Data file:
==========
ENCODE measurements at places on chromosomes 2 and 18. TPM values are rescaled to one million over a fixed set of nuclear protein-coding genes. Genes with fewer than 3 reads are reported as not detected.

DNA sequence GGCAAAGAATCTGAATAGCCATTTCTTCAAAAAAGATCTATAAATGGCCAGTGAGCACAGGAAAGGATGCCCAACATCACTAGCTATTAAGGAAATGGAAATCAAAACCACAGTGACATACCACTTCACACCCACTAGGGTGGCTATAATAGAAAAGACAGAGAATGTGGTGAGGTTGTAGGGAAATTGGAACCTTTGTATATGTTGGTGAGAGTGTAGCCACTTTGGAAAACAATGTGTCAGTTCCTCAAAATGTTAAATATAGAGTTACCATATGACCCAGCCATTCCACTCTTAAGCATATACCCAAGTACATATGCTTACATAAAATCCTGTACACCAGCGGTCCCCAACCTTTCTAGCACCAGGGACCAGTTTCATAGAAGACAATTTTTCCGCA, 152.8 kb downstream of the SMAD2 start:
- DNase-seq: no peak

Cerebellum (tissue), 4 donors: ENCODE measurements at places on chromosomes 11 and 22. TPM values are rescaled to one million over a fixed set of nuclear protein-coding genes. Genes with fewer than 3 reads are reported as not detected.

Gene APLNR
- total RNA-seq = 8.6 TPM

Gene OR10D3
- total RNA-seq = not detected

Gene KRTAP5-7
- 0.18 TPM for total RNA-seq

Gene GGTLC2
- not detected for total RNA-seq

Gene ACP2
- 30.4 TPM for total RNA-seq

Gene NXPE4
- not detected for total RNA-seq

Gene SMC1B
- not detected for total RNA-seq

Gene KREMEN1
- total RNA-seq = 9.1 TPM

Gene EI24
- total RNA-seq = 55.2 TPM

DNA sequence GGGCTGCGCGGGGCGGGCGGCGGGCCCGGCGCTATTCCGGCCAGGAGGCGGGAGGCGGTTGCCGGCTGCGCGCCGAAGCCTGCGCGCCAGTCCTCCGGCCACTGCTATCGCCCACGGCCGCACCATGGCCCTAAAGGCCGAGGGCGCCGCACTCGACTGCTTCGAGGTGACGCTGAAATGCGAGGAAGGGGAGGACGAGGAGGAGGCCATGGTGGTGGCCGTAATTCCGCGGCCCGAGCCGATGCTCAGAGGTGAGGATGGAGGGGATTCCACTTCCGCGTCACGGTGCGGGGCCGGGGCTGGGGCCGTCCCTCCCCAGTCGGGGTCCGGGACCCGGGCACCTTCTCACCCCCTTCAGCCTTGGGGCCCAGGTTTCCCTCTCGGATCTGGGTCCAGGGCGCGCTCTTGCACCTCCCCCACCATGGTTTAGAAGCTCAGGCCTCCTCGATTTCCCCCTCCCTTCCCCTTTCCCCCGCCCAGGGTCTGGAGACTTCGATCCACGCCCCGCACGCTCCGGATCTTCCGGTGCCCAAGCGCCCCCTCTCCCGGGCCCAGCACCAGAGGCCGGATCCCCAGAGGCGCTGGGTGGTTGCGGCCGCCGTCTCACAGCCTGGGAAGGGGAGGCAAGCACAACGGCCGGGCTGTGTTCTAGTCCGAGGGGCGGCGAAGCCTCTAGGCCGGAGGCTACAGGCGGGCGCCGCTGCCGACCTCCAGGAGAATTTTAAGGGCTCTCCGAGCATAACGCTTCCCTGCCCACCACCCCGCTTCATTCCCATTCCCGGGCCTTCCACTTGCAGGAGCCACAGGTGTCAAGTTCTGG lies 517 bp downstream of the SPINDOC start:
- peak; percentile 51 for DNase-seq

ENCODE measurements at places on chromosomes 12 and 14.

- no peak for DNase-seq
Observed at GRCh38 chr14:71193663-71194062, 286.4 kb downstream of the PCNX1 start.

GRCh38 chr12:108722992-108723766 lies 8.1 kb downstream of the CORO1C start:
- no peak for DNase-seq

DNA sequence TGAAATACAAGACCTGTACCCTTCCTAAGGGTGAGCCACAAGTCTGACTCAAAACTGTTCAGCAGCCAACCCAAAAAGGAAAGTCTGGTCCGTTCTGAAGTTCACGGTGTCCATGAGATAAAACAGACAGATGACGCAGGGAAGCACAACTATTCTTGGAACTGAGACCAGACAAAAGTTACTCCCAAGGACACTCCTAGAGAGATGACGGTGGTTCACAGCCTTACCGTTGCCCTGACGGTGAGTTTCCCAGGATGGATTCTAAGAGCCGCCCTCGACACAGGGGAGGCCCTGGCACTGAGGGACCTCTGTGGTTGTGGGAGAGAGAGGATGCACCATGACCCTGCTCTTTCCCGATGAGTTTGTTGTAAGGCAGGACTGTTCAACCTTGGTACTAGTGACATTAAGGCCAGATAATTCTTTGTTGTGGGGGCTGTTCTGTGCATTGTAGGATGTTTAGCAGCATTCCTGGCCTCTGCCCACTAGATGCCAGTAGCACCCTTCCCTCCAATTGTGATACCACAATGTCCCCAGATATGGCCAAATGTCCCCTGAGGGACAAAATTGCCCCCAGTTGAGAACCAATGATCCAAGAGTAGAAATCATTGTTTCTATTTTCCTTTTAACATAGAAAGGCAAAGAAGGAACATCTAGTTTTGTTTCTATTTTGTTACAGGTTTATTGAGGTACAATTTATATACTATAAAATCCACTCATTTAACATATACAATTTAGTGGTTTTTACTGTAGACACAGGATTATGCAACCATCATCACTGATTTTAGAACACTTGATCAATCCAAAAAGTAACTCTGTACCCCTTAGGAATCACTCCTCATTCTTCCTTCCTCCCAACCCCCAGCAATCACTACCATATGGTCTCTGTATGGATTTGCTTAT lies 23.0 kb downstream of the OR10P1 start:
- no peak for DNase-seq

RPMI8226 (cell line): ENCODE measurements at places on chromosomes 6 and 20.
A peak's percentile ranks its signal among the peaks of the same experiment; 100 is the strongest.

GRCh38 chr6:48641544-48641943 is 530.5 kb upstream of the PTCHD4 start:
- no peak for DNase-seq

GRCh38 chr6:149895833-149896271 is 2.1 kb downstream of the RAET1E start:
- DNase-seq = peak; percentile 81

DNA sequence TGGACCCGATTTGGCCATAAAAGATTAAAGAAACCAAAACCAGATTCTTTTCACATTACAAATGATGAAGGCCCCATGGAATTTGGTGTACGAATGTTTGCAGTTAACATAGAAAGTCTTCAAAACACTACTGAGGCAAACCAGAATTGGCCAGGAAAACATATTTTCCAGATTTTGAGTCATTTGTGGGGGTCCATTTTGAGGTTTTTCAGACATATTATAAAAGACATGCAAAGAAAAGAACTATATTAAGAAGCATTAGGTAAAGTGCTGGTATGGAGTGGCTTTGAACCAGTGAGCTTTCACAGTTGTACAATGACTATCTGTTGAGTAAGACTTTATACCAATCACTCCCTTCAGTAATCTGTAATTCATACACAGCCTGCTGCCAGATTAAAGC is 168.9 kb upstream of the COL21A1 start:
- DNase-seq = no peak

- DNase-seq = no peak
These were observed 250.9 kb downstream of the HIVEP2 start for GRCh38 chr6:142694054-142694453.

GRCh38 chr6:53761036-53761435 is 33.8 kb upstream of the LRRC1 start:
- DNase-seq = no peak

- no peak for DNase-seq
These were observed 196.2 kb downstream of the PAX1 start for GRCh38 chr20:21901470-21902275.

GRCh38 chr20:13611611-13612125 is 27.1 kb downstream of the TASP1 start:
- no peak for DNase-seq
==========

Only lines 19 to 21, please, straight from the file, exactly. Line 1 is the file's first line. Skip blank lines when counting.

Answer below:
Gene KREMEN1
- total RNA-seq = 9.1 TPM

Gene EI24